By Dennis Bresnahan
I was camping out a few years ago in Southeast Missouri and decided to stop at the Greenville Recreation Area on Highway 67.
It is located on the northern end of Lake Wappapello on the St. Francis River.
The area has a campground, picnic sites, a playground, basketball courts, volleyball courts, horseshoe pits, a day use shelter, and a boat ramp with a courtesy dock.
The campground has showers and campsites with full hookups consisting of electric, water, and sewer.
The Greenville Recreation Area is managed by the U.S. Army Corps of Engineers. I had never been there before and was impressed with the facilities but what I was surprised to find out was that the entire area was once a small town that is now completely gone.
The old town of Greenville, Missouri, was founded in 1818 along the St. Francis River and later it was incorporated as the county seat of Wayne County.
The first of many floods happened in 1826. Flooding of the St. Francis River was a fact of life for residents of Greenville. Other major floods occurred in 1844, 1863, 1903, 1904, 1908, 1915, and 1935.
Efforts for flood control on the national level were successful in the 1930’s and plans for the Wappapello Dam began to take shape.
Construction of the dam began in 1938 and was completed in 1941.
Realizing that Wappapello Lake would soon be a reality, people started moving two miles north to a new site for the town of Greenville. Some people even took their houses with them.
Today, the old site is commonly referred to as Old Greenville and is officially “The Old Greenville National Historic Site.”
It was listed on the National Register of Historic Places in March of 1990 because of its historical and archeological significance.
Old Greenville had been a town for over a hundred years and had weathered the civil war besides floods.
Old Greenville was occupied by both Union and Confederate forces throughout the course of the war and was the site of at least one known skirmish.
The town had the county courthouse, a new high school, two hotels, a Methodist Church, a post office, a newspaper, and a car dealership.
There were also many other stores, shops, and services such as a drug store, a café, a movie theatre, several service stations, two banks, a funeral home, and a tavern.
The railroad arrived in 1892 amid a developing timber industry, and a sawmill and planing mill was built in the town.
At its height, the population of Old Greenville reached a peak of 1,051 and 125 businesses served the surrounding area.
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Although the alleged purpose of the new dam was to prevent flooding, it also posed a serious problem due to the rising lake level as the existing town was sure to flood more severely and often once the dam was completed.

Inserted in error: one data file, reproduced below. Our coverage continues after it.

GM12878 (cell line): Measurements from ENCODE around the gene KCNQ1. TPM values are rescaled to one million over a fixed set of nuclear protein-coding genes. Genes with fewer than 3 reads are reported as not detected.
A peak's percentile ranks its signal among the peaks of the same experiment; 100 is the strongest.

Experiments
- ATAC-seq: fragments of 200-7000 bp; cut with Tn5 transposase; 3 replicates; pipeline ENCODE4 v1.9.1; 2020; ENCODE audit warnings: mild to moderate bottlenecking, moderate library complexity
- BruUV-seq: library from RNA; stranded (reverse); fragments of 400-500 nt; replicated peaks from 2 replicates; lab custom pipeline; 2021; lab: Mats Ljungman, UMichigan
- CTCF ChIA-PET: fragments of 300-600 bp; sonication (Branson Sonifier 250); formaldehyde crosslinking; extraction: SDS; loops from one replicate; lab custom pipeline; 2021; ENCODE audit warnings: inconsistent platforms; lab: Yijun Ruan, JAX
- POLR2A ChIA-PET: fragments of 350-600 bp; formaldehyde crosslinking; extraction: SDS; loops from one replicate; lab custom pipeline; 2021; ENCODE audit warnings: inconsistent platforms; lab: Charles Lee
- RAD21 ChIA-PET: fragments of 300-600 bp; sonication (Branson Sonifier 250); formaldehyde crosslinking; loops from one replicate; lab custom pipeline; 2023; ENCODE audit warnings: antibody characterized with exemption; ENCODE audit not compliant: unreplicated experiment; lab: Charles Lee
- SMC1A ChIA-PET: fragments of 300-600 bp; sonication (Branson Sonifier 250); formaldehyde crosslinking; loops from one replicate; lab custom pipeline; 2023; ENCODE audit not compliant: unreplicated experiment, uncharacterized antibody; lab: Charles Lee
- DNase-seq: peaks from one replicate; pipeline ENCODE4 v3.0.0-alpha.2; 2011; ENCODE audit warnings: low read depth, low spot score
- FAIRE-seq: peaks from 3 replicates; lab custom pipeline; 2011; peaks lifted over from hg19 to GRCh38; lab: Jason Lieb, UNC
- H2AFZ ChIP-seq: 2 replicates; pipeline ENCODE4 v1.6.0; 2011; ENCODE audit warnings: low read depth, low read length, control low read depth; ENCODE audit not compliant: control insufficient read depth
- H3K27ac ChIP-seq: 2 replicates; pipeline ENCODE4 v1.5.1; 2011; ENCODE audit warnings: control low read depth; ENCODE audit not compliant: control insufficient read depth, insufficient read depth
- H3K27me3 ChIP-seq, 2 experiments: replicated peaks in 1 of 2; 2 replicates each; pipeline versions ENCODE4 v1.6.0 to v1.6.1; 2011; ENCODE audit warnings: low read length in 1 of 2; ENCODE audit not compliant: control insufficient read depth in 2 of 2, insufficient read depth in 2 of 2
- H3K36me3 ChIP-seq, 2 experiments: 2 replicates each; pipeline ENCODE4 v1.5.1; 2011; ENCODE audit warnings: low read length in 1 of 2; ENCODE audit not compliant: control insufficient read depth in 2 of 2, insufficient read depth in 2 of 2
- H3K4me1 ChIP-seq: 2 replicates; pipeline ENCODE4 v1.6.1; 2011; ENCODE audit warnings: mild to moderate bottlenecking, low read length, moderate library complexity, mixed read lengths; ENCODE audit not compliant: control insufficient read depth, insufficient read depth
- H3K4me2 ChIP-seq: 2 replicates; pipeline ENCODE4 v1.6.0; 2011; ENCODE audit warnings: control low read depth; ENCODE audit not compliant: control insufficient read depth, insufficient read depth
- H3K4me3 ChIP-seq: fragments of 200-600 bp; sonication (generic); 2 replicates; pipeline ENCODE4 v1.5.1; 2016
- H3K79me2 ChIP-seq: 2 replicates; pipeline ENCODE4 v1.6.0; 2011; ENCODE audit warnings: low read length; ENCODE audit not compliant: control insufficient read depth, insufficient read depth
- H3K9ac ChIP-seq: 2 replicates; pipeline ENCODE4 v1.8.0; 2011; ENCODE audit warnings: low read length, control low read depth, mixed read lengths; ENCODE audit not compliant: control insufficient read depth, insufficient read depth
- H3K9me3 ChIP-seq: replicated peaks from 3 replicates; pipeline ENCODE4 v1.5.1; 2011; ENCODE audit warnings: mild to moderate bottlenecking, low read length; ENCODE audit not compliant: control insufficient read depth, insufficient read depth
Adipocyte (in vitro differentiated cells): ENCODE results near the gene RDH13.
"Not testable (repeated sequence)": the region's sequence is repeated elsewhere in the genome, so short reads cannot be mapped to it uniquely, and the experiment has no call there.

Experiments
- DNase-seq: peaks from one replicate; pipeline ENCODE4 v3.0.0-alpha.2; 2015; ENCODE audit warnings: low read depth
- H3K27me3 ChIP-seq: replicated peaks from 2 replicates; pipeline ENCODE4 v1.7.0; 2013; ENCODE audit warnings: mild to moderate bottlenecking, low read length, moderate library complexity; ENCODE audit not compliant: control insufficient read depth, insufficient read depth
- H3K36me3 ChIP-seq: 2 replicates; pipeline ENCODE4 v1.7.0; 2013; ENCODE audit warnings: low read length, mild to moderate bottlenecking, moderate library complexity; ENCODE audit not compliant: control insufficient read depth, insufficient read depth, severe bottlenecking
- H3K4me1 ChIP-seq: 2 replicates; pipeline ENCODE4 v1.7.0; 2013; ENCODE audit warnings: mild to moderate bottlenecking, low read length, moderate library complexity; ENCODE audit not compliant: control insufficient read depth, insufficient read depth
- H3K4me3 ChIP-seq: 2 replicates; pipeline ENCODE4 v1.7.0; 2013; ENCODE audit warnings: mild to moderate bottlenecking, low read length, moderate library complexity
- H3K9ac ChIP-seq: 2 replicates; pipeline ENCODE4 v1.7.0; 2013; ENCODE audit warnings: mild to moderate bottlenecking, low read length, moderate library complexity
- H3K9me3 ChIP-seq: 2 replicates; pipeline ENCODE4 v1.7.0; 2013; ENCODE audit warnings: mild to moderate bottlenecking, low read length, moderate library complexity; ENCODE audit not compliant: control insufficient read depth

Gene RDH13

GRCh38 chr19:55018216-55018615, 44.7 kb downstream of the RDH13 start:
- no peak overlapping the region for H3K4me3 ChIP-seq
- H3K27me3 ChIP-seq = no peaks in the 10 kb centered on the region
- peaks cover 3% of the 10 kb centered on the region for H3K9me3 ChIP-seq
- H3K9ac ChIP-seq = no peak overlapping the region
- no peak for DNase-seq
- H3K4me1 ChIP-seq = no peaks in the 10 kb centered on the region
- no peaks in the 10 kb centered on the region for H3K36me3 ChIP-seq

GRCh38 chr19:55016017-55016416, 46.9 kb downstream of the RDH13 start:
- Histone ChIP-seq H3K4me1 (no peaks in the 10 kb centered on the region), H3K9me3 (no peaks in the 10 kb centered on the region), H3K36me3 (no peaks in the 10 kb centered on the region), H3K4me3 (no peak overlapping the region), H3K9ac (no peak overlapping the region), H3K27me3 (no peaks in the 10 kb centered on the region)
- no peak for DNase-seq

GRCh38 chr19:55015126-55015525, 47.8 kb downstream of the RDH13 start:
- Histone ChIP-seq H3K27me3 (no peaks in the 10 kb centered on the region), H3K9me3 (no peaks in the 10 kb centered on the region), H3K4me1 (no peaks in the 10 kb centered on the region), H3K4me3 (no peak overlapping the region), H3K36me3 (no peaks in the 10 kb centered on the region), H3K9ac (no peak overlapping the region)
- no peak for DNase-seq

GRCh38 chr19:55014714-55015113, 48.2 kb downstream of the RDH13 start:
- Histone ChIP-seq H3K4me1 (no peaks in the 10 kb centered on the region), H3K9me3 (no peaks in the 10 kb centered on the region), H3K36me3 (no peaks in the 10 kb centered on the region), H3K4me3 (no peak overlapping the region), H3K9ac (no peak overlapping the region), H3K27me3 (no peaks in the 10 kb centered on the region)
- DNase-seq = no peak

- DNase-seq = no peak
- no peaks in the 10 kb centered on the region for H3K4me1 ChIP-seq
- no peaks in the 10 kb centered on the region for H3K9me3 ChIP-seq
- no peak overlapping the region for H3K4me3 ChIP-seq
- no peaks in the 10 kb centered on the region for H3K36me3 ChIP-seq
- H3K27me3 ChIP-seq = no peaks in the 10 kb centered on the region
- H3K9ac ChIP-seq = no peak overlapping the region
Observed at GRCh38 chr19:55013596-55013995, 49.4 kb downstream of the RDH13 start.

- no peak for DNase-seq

When the dam was being built in 1939, the population was down to about 570 and in 1940 the residents elected to relocate their town to higher ground nearby.
In 1941 about forty houses were moved from Old Greenville but most of the buildings that were too large and difficult to move were demolished.
By a clear majority, the citizens of Wayne County voted to retain Greenville as the county seat.
All that remains today of the town of Old Greenville are the streets and the sidewalks and the hill that the old Wayne County Courthouse sat on.
But you can still walk around on these sidewalks with a self-guided tour on a short historical trail called Memory Lane.
The first few times that I visited here, there were individual signs along the streets and sidewalks in front of the locations of former homes and businesses.
Each of these signs had a picture of the building that had once stood there along with information about the people who owned them.
These have been replaced by more and larger signs with pictures and panels with more information. These are placed on various city blocks and several of the signs have maps of the town and even old aerial view pictures.
The themes of some of these signs are: “Timmons Street Business District”, “Old Greenville Before the Wappapello Dam”, “Traffic Control on the Streets”, “Harry S Truman – On the Campaign Trail at Old Greenville”, “The Wayne County Courthouses of Old Greenville”, “Moving Greenville Above the Pool of Wappapello Lake”, and “Tie-Hacking” (making railroad ties).
Other signs and markers with pictures tell of “The Filling Stations of Greenville”, “The Cherokee Trail of Tears”, “Crossing the St. Francis River”, “Old Greenville’s Flood History”, and even several informational signs about local murders and the murderers’ trials in the courthouse.
I have since stopped here many times over the years, usually to show this place to friends who are with me. They are usually impressed and then show this historic site to other friends of theirs.
It is worth a stop to see Old Greenville, even if you are not planning on camping or picnicking here. The historic pictures in themselves tell the story.
Before you leave this area, visit the parking lot on the east side of Highway 67. There, next to the St. Francis River, are some more historic markers that tell the story of the Bettis Ford Ferry, the different bridges over the river here, and the place where the Cherokee Indians crossed the river on The Trail of Tears.
(Dennis Bresnahan can be reached at (314) 868-7297 or firstname.lastname@example.org.)
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